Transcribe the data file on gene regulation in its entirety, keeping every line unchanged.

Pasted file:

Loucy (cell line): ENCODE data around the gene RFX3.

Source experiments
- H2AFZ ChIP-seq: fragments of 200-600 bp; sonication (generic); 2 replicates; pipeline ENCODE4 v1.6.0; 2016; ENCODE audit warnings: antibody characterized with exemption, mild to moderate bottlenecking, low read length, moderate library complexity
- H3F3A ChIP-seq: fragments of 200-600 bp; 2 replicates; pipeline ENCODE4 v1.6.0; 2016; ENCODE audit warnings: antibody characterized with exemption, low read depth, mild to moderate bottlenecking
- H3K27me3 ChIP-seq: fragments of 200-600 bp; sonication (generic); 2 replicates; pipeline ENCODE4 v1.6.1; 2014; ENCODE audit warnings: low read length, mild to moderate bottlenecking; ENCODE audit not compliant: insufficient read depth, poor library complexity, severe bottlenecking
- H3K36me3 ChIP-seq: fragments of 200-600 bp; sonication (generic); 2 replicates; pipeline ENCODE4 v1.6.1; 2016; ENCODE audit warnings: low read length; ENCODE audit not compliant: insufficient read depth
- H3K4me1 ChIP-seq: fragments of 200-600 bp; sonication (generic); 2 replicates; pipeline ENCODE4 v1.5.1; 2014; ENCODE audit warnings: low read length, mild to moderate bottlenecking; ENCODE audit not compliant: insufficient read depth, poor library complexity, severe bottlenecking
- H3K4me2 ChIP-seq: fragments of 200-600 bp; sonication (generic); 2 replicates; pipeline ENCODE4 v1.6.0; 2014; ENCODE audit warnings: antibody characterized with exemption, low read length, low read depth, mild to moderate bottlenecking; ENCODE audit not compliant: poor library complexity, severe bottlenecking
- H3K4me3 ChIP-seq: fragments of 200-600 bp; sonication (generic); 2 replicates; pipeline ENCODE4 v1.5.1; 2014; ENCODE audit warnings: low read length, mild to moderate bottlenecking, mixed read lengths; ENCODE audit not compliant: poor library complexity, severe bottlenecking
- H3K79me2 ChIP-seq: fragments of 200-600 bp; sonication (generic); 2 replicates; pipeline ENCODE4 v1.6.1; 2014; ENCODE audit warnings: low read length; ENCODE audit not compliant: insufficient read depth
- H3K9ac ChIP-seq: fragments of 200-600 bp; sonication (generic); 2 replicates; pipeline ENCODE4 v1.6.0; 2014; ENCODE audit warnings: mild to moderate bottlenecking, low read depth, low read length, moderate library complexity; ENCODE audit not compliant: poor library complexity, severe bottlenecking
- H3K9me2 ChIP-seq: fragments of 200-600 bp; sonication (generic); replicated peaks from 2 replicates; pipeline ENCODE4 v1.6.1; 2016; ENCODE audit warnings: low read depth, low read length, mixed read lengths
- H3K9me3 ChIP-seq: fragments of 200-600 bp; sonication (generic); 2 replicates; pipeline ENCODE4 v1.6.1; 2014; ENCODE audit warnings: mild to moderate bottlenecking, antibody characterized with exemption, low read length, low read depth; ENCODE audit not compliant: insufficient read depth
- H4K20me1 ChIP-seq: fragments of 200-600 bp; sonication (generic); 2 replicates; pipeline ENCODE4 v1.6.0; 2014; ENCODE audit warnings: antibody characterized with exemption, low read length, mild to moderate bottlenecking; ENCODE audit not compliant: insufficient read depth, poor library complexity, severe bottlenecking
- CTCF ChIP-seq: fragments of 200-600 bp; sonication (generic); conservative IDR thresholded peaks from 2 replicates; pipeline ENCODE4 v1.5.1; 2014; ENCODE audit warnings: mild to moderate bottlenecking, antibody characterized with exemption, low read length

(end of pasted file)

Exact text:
Loucy (cell line): ENCODE data around the gene RFX3.

Source experiments
- H2AFZ ChIP-seq: fragments of 200-600 bp; sonication (generic); 2 replicates; pipeline ENCODE4 v1.6.0; 2016; ENCODE audit warnings: antibody characterized with exemption, mild to moderate bottlenecking, low read length, moderate library complexity
- H3F3A ChIP-seq: fragments of 200-600 bp; 2 replicates; pipeline ENCODE4 v1.6.0; 2016; ENCODE audit warnings: antibody characterized with exemption, low read depth, mild to moderate bottlenecking
- H3K27me3 ChIP-seq: fragments of 200-600 bp; sonication (generic); 2 replicates; pipeline ENCODE4 v1.6.1; 2014; ENCODE audit warnings: low read length, mild to moderate bottlenecking; ENCODE audit not compliant: insufficient read depth, poor library complexity, severe bottlenecking
- H3K36me3 ChIP-seq: fragments of 200-600 bp; sonication (generic); 2 replicates; pipeline ENCODE4 v1.6.1; 2016; ENCODE audit warnings: low read length; ENCODE audit not compliant: insufficient read depth
- H3K4me1 ChIP-seq: fragments of 200-600 bp; sonication (generic); 2 replicates; pipeline ENCODE4 v1.5.1; 2014; ENCODE audit warnings: low read length, mild to moderate bottlenecking; ENCODE audit not compliant: insufficient read depth, poor library complexity, severe bottlenecking
- H3K4me2 ChIP-seq: fragments of 200-600 bp; sonication (generic); 2 replicates; pipeline ENCODE4 v1.6.0; 2014; ENCODE audit warnings: antibody characterized with exemption, low read length, low read depth, mild to moderate bottlenecking; ENCODE audit not compliant: poor library complexity, severe bottlenecking
- H3K4me3 ChIP-seq: fragments of 200-600 bp; sonication (generic); 2 replicates; pipeline ENCODE4 v1.5.1; 2014; ENCODE audit warnings: low read length, mild to moderate bottlenecking, mixed read lengths; ENCODE audit not compliant: poor library complexity, severe bottlenecking
- H3K79me2 ChIP-seq: fragments of 200-600 bp; sonication (generic); 2 replicates; pipeline ENCODE4 v1.6.1; 2014; ENCODE audit warnings: low read length; ENCODE audit not compliant: insufficient read depth
- H3K9ac ChIP-seq: fragments of 200-600 bp; sonication (generic); 2 replicates; pipeline ENCODE4 v1.6.0; 2014; ENCODE audit warnings: mild to moderate bottlenecking, low read depth, low read length, moderate library complexity; ENCODE audit not compliant: poor library complexity, severe bottlenecking
- H3K9me2 ChIP-seq: fragments of 200-600 bp; sonication (generic); replicated peaks from 2 replicates; pipeline ENCODE4 v1.6.1; 2016; ENCODE audit warnings: low read depth, low read length, mixed read lengths
- H3K9me3 ChIP-seq: fragments of 200-600 bp; sonication (generic); 2 replicates; pipeline ENCODE4 v1.6.1; 2014; ENCODE audit warnings: mild to moderate bottlenecking, antibody characterized with exemption, low read length, low read depth; ENCODE audit not compliant: insufficient read depth
- H4K20me1 ChIP-seq: fragments of 200-600 bp; sonication (generic); 2 replicates; pipeline ENCODE4 v1.6.0; 2014; ENCODE audit warnings: antibody characterized with exemption, low read length, mild to moderate bottlenecking; ENCODE audit not compliant: insufficient read depth, poor library complexity, severe bottlenecking
- CTCF ChIP-seq: fragments of 200-600 bp; sonication (generic); conservative IDR thresholded peaks from 2 replicates; pipeline ENCODE4 v1.5.1; 2014; ENCODE audit warnings: mild to moderate bottlenecking, antibody characterized with exemption, low read length